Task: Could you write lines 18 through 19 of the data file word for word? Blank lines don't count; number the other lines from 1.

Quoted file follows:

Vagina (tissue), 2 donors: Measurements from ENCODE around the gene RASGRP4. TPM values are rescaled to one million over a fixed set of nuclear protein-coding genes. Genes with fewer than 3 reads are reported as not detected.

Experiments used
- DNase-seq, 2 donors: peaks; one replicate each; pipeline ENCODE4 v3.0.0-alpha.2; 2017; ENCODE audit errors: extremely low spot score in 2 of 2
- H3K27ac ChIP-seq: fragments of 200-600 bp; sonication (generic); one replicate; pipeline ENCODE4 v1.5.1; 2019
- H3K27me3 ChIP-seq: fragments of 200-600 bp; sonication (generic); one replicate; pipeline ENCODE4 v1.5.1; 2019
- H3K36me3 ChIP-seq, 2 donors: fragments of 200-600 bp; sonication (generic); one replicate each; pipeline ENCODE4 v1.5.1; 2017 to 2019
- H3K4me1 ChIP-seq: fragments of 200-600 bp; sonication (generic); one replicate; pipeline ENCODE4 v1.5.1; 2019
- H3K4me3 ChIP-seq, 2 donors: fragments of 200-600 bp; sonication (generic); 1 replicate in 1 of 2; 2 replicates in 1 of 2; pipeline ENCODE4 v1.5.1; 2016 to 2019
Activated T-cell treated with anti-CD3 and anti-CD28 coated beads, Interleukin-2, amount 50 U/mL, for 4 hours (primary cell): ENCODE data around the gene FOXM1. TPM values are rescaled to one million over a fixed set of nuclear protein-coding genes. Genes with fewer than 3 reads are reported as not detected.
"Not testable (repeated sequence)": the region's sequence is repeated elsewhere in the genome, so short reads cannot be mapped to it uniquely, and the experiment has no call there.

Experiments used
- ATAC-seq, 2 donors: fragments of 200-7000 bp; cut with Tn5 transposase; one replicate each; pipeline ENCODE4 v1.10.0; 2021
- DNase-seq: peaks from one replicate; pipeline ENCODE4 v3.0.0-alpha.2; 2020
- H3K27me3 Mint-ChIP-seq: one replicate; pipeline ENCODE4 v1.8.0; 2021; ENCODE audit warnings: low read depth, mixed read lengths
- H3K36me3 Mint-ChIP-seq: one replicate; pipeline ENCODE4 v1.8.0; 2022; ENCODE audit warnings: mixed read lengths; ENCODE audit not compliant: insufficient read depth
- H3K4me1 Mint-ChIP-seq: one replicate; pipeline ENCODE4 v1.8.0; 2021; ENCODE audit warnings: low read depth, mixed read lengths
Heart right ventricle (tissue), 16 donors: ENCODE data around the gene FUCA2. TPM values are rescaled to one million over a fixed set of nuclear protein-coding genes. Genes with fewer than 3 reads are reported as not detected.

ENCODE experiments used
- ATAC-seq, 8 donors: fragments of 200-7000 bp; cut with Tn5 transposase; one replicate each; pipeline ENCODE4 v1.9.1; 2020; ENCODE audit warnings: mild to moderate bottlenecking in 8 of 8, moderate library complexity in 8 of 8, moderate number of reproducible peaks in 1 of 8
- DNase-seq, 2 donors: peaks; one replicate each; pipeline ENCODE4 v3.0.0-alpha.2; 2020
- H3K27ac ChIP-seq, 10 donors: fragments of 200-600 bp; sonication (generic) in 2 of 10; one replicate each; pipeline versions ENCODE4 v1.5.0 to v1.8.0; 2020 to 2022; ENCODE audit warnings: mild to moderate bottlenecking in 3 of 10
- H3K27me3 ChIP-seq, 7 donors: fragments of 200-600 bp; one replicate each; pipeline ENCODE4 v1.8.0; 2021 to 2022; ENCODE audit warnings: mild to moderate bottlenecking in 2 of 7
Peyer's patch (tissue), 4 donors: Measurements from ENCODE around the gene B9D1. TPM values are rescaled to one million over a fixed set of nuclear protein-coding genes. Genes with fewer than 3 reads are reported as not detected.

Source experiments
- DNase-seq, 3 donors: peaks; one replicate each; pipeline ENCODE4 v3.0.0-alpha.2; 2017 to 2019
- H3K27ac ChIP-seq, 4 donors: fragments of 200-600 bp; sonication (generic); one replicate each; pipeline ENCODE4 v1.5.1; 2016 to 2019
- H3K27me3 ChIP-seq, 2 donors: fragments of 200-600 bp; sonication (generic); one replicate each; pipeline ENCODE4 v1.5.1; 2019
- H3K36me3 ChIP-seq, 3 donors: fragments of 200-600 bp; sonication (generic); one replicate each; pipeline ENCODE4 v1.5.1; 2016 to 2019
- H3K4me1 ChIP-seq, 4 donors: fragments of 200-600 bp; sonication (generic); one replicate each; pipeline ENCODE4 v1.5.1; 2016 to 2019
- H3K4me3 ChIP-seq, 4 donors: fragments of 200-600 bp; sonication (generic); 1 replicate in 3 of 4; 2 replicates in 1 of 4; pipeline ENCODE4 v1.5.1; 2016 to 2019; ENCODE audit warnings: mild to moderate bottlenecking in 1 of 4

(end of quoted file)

ENCODE experiments used
- ATAC-seq, 8 donors: fragments of 200-7000 bp; cut with Tn5 transposase; one replicate each; pipeline ENCODE4 v1.9.1; 2020; ENCODE audit warnings: mild to moderate bottlenecking in 8 of 8, moderate library complexity in 8 of 8, moderate number of reproducible peaks in 1 of 8